Reading Response 3-Barclay

Eliza Barclay’s article How canceled events and self-quarantines save lives, in one chart captures the essence of uncertainty during this time. The article describes the necessary actions needed to be taken by citizens to “flatten the curve” but ultimately only leaves the reader confused about their role during this time. The contradiction during this time is paramount and is obviously captured in Barclay’s article. Experts’ opinions about the future of the coronavirus in the United States are littered throughout the article in an effort to gain the public’s attention and persuade them to take the necessary precautions against the virus; however, no one truly knows the outcome of this virus.

Throughout this time we see such a contradiction between abundance and scarcity as well as isolation and unity. The article shows the abundance of media representation and the overwhelming possibility of thousands of deaths. On the other hand, we see that the virus has led to the scarcity of medical supplies, hand sanitizer, ventilators, accurate test kits, and even toilet paper. During this uncertain time, people want to flock to their support groups to find comfort yet we are advised to distance ourselves. Terms such as “self-isolation” and “self-quarantining” only emphasize the feeling of loneliness. The media offers further confusion by insisting to the public that “together is the only way we will survive this,” yet many people are finding themselves alone for the foreseeable future. Ultimately, there is no correct way to navigate this time but the most responsible thing to do is to listen to the experts and to stay home, stay educated, and find ways to stay engaged with others while keeping your social distance.


Barclay, Eliza, and Dylan Scott. “How Canceled Events and Self-Quarantines Save Lives, in One Chart.” Vox, Vox, 10 Mar. 2020,

Reading Response 2- NY Times/Structural Competency

Katie Pelay

Reading Response #2


For the second reading response, I am choosing to write about the New York Times article titled “Why America’s Black Mothers and Babies Are in a Life-or-Death Crisis” by Linda Villarosa. The article serves to show the unequal distribution of maternal and infant mortality of African-Americans in the United States. Villarosa uses the experiences of Simone Landrum as a case study within the article to personify the statistics that she includes. By including both statistics (facts/figures) and personal narrative, Villarosa gives credit to Simone Landrum and others’ similar experiences of being pregnant and black in America. Too often, black mothers’ pain is not believed leading to higher cases of maternal mortality. By using data gathered by experts, Villarosa is acknowledge and giving value to the experiences of these mothers. Vice versa, the personal narrative of Simone Landrum and her two complication-ridden pregnancies provide context for what the statistics represent in daily life.

Villarosa’s article is a call to action to improve the outcomes of Black women in America. In order to accomplish this, an approach that utilizes Metzl and Hansen’s structural competency is essential. They define structural competency as going beyond the previous cultural competency approach that reduced stigma in health care. The central belief of structural competency “is that inequalities in health are related to institutions and social conditions” (Metzl and Hansen 127). Structural competency urges health care professional to consider race, class, gender, and ethnicity as factors that reduce health outcomes. Metzl and Hansen focus on the need to go beyond cultural competency and introduce structural competency into health care. Villarosa exemplifies this by using personal narrative as a cultural approach to illustrate the stigmas present in her experiences. To booster her argument, she uses facts and figures as a structural approach to show readers that experiences like Simone Landrum’s are all too common and a result of inadequate infrastructure.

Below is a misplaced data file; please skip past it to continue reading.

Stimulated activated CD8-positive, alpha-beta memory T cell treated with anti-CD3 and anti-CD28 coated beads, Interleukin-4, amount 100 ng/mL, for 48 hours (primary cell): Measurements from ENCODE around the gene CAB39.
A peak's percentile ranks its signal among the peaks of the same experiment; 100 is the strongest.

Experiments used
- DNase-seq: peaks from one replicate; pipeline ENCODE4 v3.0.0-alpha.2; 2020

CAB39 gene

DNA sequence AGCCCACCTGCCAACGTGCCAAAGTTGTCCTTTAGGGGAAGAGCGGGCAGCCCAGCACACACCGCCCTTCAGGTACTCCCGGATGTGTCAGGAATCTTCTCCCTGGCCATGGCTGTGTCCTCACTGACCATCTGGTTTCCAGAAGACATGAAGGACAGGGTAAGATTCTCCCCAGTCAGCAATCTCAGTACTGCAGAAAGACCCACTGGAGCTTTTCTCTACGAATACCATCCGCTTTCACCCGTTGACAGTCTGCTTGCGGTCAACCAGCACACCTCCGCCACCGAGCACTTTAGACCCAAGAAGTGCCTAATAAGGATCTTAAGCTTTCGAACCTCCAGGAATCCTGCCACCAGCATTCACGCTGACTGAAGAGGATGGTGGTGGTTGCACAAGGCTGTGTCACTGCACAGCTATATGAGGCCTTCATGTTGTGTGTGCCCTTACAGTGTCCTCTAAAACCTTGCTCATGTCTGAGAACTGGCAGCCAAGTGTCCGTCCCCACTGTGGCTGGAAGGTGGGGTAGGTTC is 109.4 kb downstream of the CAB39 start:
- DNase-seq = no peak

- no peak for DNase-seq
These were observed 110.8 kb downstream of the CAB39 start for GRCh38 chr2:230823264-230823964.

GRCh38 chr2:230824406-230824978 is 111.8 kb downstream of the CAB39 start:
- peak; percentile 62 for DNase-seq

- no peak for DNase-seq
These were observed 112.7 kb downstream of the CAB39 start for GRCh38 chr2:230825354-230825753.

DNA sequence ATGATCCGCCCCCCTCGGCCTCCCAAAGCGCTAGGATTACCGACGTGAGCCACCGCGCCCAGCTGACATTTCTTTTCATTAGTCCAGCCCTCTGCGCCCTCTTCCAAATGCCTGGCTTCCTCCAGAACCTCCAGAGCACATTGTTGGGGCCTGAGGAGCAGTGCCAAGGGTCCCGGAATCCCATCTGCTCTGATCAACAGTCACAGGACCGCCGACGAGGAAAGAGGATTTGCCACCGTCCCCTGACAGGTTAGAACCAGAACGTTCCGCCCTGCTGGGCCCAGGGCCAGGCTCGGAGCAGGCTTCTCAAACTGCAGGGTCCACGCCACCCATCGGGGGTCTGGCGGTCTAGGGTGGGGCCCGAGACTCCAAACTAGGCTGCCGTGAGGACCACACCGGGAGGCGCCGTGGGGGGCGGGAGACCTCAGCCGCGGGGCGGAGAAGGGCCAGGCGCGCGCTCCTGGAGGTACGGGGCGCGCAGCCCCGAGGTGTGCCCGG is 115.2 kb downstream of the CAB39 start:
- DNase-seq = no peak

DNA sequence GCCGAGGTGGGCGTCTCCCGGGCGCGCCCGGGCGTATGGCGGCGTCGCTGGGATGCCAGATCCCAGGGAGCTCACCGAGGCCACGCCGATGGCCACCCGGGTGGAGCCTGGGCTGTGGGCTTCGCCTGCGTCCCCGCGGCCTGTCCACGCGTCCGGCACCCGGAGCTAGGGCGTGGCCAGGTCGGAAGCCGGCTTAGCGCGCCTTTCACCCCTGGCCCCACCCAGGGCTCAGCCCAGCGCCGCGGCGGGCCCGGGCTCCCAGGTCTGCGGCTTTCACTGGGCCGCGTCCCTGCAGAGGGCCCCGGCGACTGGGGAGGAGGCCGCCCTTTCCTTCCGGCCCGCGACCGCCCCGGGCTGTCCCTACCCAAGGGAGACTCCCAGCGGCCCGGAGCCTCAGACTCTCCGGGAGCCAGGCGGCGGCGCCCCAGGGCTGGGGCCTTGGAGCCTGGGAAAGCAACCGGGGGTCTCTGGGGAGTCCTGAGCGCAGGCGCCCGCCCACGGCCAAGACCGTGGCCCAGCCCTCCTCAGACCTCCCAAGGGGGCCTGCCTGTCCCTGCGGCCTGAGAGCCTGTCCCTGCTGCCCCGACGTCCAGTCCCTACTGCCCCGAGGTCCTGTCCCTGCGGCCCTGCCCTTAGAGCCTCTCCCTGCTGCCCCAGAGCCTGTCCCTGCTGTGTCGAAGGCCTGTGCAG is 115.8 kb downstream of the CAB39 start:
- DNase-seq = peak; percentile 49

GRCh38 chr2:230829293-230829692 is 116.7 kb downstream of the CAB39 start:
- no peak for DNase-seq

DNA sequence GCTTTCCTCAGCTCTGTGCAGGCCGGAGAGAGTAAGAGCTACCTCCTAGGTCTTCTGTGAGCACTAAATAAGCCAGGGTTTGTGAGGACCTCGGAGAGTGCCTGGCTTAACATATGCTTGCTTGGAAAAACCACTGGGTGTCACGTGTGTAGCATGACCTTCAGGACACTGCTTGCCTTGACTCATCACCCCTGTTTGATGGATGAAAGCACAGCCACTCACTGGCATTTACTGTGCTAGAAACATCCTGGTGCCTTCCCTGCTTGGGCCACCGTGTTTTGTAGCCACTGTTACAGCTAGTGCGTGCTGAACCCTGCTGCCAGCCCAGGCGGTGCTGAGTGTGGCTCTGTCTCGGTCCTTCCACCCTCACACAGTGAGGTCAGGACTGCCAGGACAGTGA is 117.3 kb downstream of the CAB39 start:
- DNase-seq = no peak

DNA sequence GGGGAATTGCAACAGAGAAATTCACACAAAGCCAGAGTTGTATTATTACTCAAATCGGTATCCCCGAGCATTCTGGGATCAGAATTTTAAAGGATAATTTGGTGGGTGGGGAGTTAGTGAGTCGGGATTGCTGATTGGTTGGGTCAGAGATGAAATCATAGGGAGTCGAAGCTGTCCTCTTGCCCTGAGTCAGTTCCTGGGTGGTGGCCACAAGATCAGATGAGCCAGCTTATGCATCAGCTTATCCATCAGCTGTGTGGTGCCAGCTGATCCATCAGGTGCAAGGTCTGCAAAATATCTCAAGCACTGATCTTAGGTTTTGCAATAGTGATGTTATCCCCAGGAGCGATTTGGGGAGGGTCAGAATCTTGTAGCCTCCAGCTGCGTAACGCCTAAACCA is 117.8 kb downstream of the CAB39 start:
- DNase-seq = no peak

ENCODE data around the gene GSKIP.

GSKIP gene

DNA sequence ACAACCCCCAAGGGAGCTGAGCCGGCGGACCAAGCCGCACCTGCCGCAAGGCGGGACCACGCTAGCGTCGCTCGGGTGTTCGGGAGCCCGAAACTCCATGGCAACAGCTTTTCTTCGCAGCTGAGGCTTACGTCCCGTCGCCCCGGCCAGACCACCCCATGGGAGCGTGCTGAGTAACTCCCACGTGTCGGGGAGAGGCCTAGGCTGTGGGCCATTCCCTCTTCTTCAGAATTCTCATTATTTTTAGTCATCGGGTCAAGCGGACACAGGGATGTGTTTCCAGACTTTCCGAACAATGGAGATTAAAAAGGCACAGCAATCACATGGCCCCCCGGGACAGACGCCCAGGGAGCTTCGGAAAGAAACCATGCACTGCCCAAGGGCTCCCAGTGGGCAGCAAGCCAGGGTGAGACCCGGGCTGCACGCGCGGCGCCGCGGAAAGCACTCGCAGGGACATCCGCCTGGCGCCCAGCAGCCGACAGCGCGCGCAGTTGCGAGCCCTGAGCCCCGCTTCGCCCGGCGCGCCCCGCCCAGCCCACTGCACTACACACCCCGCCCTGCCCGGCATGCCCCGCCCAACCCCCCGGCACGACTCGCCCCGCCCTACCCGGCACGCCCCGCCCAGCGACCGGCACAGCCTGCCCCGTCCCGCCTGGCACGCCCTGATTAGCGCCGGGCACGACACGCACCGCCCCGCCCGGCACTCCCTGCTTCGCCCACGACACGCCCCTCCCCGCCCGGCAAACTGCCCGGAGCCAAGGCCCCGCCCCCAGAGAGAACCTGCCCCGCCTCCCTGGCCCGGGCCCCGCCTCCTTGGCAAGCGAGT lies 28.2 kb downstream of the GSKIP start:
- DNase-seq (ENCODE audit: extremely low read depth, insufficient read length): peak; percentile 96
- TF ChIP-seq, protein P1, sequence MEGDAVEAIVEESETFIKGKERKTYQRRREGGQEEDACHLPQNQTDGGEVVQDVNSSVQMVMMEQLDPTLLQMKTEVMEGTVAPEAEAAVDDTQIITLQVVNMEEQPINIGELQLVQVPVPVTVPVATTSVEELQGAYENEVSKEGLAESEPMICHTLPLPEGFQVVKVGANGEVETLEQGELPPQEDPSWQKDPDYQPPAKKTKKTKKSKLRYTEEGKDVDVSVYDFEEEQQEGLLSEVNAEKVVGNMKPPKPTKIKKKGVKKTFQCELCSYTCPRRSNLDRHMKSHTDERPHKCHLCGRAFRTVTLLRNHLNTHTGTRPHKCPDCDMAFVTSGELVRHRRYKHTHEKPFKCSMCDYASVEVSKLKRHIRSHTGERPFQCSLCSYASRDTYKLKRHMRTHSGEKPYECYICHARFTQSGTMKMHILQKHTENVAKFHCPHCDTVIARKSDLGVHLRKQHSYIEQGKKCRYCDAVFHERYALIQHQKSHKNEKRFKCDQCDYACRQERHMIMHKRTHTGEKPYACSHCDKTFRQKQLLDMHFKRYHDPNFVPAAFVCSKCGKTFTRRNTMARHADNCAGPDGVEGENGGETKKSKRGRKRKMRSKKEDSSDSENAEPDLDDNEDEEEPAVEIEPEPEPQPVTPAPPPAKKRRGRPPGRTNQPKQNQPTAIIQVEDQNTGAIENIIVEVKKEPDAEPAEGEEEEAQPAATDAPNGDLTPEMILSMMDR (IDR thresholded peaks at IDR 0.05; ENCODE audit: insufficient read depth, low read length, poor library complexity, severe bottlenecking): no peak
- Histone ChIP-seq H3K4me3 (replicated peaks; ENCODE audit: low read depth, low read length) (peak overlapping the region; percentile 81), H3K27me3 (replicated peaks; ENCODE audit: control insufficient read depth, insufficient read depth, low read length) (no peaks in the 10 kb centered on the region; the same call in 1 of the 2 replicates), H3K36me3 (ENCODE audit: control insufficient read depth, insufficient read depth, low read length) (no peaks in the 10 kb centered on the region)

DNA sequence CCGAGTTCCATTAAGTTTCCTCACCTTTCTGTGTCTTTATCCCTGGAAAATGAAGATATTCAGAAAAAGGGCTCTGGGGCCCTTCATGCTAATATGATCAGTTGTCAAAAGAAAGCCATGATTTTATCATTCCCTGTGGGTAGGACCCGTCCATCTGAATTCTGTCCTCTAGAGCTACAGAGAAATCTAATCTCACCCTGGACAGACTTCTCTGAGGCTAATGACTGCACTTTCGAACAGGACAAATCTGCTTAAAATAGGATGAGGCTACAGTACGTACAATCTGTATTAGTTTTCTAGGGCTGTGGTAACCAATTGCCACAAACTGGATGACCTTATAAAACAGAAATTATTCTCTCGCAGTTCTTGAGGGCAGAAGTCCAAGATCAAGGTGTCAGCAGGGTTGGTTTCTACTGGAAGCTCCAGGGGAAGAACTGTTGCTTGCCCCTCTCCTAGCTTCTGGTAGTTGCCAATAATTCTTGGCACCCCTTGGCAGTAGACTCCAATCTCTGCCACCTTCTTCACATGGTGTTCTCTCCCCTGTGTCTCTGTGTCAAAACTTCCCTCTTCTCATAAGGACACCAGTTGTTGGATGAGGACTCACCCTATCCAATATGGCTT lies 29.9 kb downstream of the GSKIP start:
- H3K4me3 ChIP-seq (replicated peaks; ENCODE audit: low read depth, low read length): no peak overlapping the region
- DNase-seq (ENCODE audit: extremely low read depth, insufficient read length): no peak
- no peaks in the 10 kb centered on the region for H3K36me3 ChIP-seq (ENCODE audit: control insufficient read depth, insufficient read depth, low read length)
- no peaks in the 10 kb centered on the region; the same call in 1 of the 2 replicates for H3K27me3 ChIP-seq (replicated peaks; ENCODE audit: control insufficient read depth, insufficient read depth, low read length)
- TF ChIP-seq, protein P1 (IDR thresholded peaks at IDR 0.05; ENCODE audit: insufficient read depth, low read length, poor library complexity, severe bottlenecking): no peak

Villarosa, Linda. “Why America’s Black Mothers and Babies Are in a Life-or-Death Crisis.” The New York Times, The New York Times, 11 Apr. 2018,

Metzl, Johnathan M, and Helena Hansen. “Structural Competency: Theorizing a New Medical Engagement with Stigma and Inequality.” Social Science & Medicine , vol. 103, pp. 126–133., doi:


On Being A Cripple

Katie Pelay

Glass Grant


26 January 2020


For my first reading response, I am choosing to respond to the Nancy Mairs reading entitled On Being a Cripple. This particular reading stood out to me because of the honest tone that the author takes when describing her journey with Multiple Sclerosis. She begins the essay with a story, revealing an incident that pushed her to write about her experience as a “cripple.” It is interesting to note that she does not reveal her diagnosis until further along in her essay. I take this to mean that she does not put much importance on her diagnosis, rather taking her life into her own hands and living one day at a time. She is persistently optimistic but is not shy to discuss the realities about her disease.

The passage that struck me most was when she recalls a time where she fell in the parking lot during an outing with her friend. In this passage, I find that the complexity of illness shines bright. She recalls the incident in a humorous tone but also understands the dangers that her illness brings to her life. To me, the passage reveals how the disease can abruptly show itself with no signs—interrupting her life just as she interrupted her friend.  Overall, this essay reveals the complexity of illness with its highs and lows in a refreshingly candid nature.